Generally, when subscribers sign up for a community solar program, their money is part of the revenue earned by the solar company that owns the installation. For 46 of its community solar subscriptions, Joule Community Power opted to use the money for a different purpose. On Thursday, Aug 13, representatives of the community power company handed over a check for $2,300 to Ivan Echenique, director of Family of New Paltz, and Michael Berg, executive director of Family of Woodstock. All $2,300 was gathered from 46 of the subscriptions to Joule Community Power’s community solar option.
Joule, along with a third party brought in to handle subscriptions, operates a community solar project that allows residents of New Paltz to partake in solar energy. Typically, they would need to install expensive panels on their roof, but community solar removes the need for private equipment. All energy generated comes from a facility owned and operated by Joule. To help the Family of New Paltz, Joule decided to donate $50 for every household subscription to the charity. The agreement is ongoing and Joule will continue to donate money as it keeps receiving new subscribers.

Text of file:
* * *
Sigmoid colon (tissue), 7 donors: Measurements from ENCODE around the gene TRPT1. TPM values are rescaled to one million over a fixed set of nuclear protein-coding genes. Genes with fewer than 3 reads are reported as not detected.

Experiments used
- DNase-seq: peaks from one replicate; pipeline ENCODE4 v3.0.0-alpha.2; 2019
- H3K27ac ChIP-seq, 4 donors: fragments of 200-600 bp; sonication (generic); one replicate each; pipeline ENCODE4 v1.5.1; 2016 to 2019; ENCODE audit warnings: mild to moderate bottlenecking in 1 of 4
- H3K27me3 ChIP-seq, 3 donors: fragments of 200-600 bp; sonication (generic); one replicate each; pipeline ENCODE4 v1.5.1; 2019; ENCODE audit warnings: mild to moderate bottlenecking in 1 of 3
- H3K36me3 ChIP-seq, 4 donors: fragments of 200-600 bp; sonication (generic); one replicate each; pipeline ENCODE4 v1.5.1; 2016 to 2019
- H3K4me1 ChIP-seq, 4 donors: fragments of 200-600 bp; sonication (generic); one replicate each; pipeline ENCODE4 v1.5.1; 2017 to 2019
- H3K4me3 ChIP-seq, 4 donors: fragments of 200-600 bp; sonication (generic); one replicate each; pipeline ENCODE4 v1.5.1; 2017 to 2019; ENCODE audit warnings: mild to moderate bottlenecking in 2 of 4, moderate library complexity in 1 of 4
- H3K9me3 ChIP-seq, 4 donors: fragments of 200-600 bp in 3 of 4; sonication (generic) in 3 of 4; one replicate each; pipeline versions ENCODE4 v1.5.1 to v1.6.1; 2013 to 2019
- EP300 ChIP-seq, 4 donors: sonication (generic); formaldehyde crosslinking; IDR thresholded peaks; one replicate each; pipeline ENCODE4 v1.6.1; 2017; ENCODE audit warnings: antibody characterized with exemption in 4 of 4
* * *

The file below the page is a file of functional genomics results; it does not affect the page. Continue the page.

The program has one flaw due to state legislation. Customers of the community solar program receive two separate bills, where one shows a credit for the power cost. The other is directly from the solar provider and shows 90% of the credit. The final figure is a 10% credit on monthly utility bills for taking part in Joule’s community solar program.
According to Jessica Stromback, Joule managing director, a community solar subscription is a way to let more people benefit from solar energy. This plays into New York’s net-zero carbon emissions, where it hopes to reduce all carbon emissions to zero. The state hopes to hit 4,000 megawatts of power by 2024.
Ivan Echenique spoke about the donation and how it could be used. As part of the Family of New Paltz, Echenique believes that the incoming cash could have a profound effect on families. He thinks some of that money will help with vehicle repairs while another portion will go toward other services offered by Family, including food banks and job-search assistance.